VW Dieselgate Nearing U.S. Conclusion As Parties Agree To $3B Settlement
Far more quickly than anyone has been expecting, it looks as if Volkswagen may be on the verge of settling its emissions rigging challenge and forging ahead. According to sources, the automaker and the U.S. Department of Justice (USDOJ) are near agreement on a resolution to civil and criminal probes. The investigations were launched in the wake of the Dieselgate scandal.
Settlement Spelled Out
Sources told Reuters Friday that the agreement would require:
- VW to pay a penalty of over $3 billion
- VW’s oversight by an outside monitor
- VW to undergo “significant reforms” arising from the automaker’s self-inflicted scandal
Though all parties acknowledge the pact could still change or that it might even fall apart, a deal could be announced by as early as next week, a week ahead of the installation of a new administration in Washington. A spokesman for the automaker, speaking from the automaker’s headquarters in Wolfsburg, Germany, declined to comment, saying the talks were continuing.
Volkswagen has already agreed to pay up to $17.7 billion to settle claims by consumers, federal and state regulators and dealers. Owners of 2.0-liter four- and 3.0-liter six-cylinder turbodiesels will receive up to $11.03 billion in compensation. The bulk of the compensation will go to four-cylinder turbodiesel owners who are to receive buybacks and compensation, while the majority of the 3.0-liter owners, 60,000, will have their vehicles fixed and receive compensation while the remaining 20,000 will be given a buyback and payment. Volkswagen Settlement Still Under Wraps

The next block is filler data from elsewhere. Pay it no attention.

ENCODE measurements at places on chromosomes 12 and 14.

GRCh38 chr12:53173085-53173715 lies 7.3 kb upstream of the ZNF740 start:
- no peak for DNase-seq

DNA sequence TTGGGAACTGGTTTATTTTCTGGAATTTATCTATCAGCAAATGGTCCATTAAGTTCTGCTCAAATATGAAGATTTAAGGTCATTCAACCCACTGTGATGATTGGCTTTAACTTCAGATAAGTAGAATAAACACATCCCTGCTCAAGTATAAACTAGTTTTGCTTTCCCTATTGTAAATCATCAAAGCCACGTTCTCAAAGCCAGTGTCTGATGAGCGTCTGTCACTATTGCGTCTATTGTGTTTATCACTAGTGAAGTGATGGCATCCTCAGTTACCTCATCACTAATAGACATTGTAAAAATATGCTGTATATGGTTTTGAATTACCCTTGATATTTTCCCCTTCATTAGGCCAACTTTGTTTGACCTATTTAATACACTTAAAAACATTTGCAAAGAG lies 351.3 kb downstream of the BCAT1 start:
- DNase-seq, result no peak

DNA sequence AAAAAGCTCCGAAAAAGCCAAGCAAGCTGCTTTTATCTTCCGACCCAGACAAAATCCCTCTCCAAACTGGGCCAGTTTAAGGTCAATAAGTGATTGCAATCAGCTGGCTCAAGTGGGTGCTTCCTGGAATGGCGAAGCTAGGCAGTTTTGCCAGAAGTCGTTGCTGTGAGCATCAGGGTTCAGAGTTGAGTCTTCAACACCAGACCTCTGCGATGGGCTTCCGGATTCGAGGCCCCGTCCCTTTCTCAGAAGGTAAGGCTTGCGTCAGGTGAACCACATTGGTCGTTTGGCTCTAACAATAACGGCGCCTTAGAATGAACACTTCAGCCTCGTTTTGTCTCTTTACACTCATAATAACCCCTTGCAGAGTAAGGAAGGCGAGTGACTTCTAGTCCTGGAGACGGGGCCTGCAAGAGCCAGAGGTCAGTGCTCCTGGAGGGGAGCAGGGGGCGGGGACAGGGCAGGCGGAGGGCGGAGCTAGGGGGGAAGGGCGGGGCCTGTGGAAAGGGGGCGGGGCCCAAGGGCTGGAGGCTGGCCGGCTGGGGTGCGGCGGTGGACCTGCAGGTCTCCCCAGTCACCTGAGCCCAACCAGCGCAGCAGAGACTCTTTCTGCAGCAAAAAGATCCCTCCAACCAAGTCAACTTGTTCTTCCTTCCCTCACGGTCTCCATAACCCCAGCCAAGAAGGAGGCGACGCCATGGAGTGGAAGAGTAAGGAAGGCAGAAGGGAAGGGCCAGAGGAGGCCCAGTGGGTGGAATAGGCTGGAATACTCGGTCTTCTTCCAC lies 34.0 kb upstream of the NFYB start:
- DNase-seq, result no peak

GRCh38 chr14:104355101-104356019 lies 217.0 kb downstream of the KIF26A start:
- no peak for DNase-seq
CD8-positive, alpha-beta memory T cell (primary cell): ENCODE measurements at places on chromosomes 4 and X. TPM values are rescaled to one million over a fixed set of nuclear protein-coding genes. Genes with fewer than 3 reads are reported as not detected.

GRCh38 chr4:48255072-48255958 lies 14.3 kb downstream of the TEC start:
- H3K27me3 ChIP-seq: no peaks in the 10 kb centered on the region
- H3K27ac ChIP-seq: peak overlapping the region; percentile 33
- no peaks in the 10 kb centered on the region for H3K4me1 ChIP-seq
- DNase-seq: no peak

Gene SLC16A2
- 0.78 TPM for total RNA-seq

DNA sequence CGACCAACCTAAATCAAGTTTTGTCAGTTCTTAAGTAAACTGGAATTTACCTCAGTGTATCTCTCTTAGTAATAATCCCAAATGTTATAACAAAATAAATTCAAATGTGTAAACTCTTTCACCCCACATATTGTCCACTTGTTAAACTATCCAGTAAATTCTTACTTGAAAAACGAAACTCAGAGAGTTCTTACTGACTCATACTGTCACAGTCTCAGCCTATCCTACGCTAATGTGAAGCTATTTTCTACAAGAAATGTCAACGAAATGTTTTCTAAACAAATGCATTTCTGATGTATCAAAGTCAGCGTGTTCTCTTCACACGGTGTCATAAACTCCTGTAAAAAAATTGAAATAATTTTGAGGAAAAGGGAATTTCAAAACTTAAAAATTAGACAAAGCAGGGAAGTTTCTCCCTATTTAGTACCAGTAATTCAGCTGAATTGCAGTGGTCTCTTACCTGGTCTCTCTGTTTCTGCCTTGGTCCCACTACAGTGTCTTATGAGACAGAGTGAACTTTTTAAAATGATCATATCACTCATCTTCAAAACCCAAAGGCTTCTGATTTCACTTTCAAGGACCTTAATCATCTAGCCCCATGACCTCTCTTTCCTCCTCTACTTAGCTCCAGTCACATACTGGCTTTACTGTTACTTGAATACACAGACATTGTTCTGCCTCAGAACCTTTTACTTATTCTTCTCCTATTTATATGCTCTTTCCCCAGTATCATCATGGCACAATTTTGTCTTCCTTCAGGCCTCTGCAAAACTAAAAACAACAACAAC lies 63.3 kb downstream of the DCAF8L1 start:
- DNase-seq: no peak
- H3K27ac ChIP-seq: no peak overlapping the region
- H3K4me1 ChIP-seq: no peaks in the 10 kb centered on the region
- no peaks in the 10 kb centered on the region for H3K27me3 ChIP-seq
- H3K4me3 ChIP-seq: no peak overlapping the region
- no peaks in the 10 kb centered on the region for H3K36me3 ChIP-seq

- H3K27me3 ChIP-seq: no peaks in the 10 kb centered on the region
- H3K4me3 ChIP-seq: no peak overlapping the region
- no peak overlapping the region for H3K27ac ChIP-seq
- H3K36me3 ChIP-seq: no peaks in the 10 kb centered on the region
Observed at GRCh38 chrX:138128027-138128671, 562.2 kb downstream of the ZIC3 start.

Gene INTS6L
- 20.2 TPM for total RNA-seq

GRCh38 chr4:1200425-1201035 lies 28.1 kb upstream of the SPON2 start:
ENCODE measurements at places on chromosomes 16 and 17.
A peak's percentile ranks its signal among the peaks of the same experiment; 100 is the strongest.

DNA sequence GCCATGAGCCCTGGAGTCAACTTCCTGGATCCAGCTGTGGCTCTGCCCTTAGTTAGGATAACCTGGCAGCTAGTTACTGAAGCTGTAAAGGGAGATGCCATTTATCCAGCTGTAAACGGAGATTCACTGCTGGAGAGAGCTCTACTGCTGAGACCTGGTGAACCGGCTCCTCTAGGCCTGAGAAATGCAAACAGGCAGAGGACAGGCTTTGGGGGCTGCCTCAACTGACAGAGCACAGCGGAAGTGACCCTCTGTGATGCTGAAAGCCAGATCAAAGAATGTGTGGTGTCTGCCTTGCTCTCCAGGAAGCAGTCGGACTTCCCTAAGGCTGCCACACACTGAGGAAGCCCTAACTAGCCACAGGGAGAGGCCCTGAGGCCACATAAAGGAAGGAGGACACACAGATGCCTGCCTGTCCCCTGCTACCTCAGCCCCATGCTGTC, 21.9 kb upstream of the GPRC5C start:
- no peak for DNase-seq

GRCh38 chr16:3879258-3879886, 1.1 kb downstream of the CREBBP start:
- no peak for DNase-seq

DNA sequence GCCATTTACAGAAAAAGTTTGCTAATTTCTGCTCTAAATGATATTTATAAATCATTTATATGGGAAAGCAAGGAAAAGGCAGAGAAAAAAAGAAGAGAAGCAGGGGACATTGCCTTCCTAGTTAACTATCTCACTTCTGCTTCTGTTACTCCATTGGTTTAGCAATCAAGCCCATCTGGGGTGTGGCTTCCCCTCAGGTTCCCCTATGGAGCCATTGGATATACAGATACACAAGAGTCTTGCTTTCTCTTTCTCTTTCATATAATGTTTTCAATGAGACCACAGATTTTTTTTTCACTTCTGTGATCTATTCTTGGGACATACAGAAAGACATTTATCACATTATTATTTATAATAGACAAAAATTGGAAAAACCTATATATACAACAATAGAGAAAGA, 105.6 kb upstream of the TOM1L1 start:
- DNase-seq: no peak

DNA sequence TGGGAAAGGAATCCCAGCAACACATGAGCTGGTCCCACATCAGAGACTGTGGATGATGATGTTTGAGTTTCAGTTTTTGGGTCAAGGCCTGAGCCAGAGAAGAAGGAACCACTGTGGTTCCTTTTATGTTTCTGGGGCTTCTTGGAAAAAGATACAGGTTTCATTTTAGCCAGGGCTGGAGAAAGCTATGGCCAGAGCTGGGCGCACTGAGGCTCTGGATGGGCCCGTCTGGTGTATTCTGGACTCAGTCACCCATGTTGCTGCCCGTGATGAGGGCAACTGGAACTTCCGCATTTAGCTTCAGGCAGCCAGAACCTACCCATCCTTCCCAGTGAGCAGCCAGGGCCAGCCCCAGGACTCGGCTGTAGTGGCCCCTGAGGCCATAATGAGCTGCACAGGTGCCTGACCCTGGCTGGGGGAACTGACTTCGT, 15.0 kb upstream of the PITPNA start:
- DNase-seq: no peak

Also, VW has agreed to pay another $1 billion to regulators to settle the 3.0-liter portion of the scandal. The automaker will also pay $2.5 billion into a mitigation fund to pay for damage caused by diesel emissions and $2 billion to fund electric vehicle and infrastructure improvements. Also, VW will pay dealers $1.2 billion in compensation. VW Pays $200 Million More To Settle Scandal
The $3 billion agreement raises the tab for Dieselgate to a bit less than $21 billion.
Dieselgate Burst Onto Scene
sDieselgate, as the entire diesel-cheating scandal has come to be known, burst onto the scene in September 2015 At that time, VW admitted installing a “defeat device,” that enabled its vehicles to pass emissions tests, though they had failed.